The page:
Why Massage Should Play a Regular Role in the Lives of Active Adults
If you’re a stranger to massage or think it’s just for a vacation treat, think again! Massage is a key recovery tool for active athletes of all ages, including people over 50 who work out regularly or run, play tennis, garden or participate in any kind of physical activity.
It’s one of many tools fitness professionals can use to help you at any time with body aches, inflammation, muscle tightness and more. And after a particular stress or injury, massage can speed up healing and get you back to feeling better.
“It has to be part of your self-care, especially as we are actively aging,” says Jackie, a trainer in her 50s. “Regular massages are great for keeping us moving optimally.”
Indeed, massage is on the maintenance menu for many people over 50 who stay in shape. They don’t wait till something happens. They use massage as prevention and regular self-care.
“It’s always so easy to put yourself on the back burner,” adds Remy, also over 50, who stretches daily, gets a massage weekly, and sees the chiropractor once a month. “It should be part of a health-oriented lifestyle for body and mind.”
Variety of styles
Various forms of massage have been practiced throughout the ages. Some focus on relaxation. Some focus on helping athletic people recover and perform better. Any licensed massage therapist can help determine the proper therapy, depending on what you want (even if it’s just relaxing – because there’s nothing wrong with that).
- Swedish – Gentle, full-body. Nice introduction. Releases knotted muscles.
- Deep-tissue – More intense but not painful. Good for injury, chronic problems, tight muscles.
- Sports – Treats stress from repetitive motion, like those involved in sports.
- Reflexology – Gentle to firm application on pressure points in feet, hands and ears.
- Chair – If you’re in a hurry or haven’t had a massage before. Focuses on the neck, shoulders and upper back.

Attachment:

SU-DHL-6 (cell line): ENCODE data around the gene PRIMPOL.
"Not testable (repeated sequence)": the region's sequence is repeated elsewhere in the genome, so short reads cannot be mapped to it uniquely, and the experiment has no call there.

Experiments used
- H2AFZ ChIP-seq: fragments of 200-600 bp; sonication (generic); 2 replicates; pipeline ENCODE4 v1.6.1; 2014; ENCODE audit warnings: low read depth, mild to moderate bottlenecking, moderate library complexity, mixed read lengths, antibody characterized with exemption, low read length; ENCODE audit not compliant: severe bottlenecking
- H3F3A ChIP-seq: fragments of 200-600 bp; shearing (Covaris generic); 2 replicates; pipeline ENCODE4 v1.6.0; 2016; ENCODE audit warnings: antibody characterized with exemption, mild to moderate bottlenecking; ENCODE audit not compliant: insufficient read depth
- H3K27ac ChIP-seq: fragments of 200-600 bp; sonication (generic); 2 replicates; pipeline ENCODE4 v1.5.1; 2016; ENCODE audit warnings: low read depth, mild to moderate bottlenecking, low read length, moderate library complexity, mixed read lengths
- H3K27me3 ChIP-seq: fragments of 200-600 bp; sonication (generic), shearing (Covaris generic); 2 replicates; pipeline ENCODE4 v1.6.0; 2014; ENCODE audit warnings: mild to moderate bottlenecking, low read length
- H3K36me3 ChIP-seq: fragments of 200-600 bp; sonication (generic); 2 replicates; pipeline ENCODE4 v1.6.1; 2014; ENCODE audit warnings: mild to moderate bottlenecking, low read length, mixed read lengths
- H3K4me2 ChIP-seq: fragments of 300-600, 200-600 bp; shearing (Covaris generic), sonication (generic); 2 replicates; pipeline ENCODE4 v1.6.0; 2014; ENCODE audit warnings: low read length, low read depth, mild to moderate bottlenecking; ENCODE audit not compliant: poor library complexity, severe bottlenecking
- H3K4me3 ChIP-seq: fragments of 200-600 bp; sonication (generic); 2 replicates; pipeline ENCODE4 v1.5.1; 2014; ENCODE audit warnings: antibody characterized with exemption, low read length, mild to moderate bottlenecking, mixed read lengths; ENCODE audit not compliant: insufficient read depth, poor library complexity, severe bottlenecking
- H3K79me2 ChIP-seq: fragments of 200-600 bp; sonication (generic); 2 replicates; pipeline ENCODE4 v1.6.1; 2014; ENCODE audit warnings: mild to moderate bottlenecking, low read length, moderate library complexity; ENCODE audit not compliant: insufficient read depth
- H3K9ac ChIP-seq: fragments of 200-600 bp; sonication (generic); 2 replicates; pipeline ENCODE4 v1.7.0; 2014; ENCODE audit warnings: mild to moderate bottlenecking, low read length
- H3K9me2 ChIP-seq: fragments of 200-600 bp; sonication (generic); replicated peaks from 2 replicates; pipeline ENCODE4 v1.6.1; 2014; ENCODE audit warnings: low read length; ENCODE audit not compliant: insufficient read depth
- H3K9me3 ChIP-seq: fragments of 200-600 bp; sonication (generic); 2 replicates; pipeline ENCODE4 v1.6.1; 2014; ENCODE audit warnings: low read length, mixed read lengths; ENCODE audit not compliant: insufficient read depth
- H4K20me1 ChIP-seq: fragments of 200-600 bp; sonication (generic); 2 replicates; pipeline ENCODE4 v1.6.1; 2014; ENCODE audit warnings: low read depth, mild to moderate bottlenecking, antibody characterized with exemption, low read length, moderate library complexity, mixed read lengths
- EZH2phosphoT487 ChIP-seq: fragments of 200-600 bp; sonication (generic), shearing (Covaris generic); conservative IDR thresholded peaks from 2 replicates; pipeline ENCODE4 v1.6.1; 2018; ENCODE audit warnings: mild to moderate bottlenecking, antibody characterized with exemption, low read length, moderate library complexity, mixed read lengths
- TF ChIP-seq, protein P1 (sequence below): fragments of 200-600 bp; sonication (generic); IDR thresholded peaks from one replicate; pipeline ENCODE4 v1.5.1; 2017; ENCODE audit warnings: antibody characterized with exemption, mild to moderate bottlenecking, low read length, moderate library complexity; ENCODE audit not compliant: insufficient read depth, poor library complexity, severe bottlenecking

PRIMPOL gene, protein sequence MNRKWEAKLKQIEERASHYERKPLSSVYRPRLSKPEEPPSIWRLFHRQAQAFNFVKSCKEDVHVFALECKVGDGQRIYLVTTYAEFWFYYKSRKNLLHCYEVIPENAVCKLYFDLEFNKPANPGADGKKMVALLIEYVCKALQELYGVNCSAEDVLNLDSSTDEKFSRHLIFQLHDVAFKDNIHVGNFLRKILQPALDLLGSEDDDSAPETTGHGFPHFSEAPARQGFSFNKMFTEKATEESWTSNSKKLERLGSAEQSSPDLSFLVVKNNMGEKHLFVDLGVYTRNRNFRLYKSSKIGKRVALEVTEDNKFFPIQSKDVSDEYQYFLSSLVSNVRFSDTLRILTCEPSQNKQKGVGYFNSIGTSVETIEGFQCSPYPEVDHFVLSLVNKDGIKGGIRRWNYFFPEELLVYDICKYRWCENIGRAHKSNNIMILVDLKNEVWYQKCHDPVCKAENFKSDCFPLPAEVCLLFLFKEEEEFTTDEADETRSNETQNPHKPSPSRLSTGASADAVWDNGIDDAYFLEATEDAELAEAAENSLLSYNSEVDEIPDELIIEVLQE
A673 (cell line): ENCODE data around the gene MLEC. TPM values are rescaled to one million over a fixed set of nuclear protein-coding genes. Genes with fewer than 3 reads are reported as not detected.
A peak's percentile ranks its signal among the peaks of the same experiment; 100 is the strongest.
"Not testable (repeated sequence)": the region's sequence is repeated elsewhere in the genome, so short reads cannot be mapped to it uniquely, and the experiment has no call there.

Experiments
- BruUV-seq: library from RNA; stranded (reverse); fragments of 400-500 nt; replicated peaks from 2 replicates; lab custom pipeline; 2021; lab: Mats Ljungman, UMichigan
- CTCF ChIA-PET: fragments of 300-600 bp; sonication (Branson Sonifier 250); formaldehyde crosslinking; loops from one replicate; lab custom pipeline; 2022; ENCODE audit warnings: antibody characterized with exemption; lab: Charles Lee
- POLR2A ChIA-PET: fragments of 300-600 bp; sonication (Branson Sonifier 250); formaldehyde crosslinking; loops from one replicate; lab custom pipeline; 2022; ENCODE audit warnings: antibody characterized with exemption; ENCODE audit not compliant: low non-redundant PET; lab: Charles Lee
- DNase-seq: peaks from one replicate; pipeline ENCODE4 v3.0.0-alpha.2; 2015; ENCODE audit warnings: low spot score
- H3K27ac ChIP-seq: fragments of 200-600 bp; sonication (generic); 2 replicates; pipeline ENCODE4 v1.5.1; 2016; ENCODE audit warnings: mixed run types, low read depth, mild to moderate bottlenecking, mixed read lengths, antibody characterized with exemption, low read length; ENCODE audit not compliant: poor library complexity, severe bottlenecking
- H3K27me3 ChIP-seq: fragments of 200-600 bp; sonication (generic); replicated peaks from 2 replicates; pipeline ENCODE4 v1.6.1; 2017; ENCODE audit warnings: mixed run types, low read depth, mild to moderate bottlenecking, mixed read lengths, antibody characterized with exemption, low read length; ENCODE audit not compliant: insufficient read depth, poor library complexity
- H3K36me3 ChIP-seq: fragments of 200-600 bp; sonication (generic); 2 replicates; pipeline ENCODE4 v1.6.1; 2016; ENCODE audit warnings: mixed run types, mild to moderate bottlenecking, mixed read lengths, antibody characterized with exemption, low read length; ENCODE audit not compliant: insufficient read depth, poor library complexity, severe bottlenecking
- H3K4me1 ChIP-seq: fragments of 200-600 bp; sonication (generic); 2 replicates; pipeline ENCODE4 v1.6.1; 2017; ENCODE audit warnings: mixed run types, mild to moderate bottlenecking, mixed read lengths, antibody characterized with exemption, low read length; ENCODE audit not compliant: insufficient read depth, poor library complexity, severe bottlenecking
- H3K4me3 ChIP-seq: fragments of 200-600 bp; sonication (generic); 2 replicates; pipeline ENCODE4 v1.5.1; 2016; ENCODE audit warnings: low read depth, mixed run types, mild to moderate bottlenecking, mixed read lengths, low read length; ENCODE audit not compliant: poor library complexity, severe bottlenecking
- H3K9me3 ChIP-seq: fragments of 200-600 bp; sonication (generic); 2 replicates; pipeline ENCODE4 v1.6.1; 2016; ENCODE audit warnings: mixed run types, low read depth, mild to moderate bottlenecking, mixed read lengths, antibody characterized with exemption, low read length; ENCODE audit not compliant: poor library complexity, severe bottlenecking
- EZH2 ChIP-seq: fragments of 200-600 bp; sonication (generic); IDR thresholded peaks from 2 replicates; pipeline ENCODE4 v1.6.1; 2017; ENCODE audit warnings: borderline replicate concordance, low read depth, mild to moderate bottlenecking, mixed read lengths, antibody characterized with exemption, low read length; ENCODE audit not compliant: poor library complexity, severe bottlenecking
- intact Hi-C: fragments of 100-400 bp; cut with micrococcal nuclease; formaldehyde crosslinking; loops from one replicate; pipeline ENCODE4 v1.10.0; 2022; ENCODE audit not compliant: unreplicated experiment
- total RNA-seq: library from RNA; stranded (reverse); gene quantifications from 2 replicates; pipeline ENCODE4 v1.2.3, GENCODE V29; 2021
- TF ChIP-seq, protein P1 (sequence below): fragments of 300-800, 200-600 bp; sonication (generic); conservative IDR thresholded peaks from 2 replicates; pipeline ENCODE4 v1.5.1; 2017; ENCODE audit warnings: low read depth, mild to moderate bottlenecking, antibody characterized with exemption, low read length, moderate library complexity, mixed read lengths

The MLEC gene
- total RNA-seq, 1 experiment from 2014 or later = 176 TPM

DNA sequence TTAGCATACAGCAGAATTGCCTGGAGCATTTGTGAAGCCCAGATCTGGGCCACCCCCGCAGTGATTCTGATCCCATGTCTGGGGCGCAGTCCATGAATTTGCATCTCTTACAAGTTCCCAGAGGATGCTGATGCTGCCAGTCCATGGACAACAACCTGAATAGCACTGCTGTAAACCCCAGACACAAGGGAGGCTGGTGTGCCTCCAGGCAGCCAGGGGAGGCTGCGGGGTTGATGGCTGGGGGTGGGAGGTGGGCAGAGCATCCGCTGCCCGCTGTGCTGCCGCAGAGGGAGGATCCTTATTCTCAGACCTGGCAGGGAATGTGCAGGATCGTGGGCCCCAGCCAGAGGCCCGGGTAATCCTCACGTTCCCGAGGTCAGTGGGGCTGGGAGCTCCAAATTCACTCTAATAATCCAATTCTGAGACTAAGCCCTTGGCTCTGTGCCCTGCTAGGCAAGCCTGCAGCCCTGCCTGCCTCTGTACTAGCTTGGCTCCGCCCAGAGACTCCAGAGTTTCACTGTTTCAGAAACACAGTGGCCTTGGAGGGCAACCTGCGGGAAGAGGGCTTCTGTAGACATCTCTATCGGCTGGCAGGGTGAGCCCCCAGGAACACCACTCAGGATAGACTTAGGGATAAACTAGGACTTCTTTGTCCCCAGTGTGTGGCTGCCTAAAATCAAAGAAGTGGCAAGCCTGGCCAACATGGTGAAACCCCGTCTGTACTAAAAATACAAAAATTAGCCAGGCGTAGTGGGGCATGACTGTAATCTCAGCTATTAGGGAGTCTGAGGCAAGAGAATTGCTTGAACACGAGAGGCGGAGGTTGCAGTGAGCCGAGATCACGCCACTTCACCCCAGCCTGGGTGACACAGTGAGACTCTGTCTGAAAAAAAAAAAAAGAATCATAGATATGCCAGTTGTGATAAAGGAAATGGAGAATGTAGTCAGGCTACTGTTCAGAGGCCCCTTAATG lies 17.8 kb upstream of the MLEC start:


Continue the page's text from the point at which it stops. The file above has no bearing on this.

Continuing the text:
All of them help stimulate blood flow, soften hard tissue, stimulate the nervous system, and improve immunity.
Massage also gives us better sleep, which is essential for physical healing and mental health. It can even help with arthritis.
Touch alone reduces stress and helps us feel good. Everyone needs that, at any age!
‘Particular value’ for active agers
In the U.S., about 9 million people over 55 get a massage each year, according to the American Massage Therapy Association. (I couldn’t find Canadian stats). The main reason? “Pain relief, soreness/stiffness and recovery from injury.”
The group says, “While integrating massage therapy into a health and wellness plan is useful for all ages, it holds particular value in the growing (over-50) population.”
Michael has learned this first-hand.
“I have a massage therapist I see once per week,” he says. “The massage includes a significant amount of stretching complimented with a deep tissue massage. At 64 this greatly enhances my flexibility, balance and keeps me prepared for my challenging exercise routine.”
And he can still get a massage on vacation.
- Talk to us about massage therapy, chiropractic treatment, stretching and other ways to stay healthy while you’re staying active. We can make refer you to some excellent professionals!
BEST Protein Pancakes
Traditional pancakes are filled with refined carbs and a plethora of simple sugars – not something you’d consider healthy. In fact, eat pancakes regularly and you’ll find your fitness results quickly disappear.
However, this simple, wholesome, protein-packed pancake recipe is the exception. Carbs and sugars from flour and sugar are reduced while replacing them with protein from cottage cheese, protein powder and eggs. This means that you’ll be fueling your results in a seriously delicious way by enjoying a plate of these tasty pancakes!
It’s a pancake that you’re able to enjoy without guilt.
What you need
- ½ cup vanilla protein powder
- ½ cup old fashioned oats
- ½ teaspoon baking soda
- ¼ teaspoon sea salt
- 1 teaspoon liquid Stevia
- 4 eggs
- 1 cup cottage cheese
- ½ cup unsweetened coconut milk (or any milk)
- 1 tablespoon coconut oil
- Preheat your pancake griddle or large skillet over medium-high heat.
- Combine all of the ingredients in a food processor. Pulse to combine until smooth.
- Let the batter sit for 10–15 minutes, if you can muster the patience, to help your pancakes bind together.
- Use a paper towel to carefully rub coconut oil on your preheated griddle or skillet. Reduce the heat to medium. Use a 1⁄4 cup to scoop the batter onto the griddle in nice big circles. When bubbles form, flip the pancakes to cook on the other side.
- Serve with fresh fruit and a drizzle of pure maple syrup.
One serving equals 88 calories, 4g fat, 206mg sodium, 3g carbohydrate, 0g fibre, 1g sugar and 11g protein.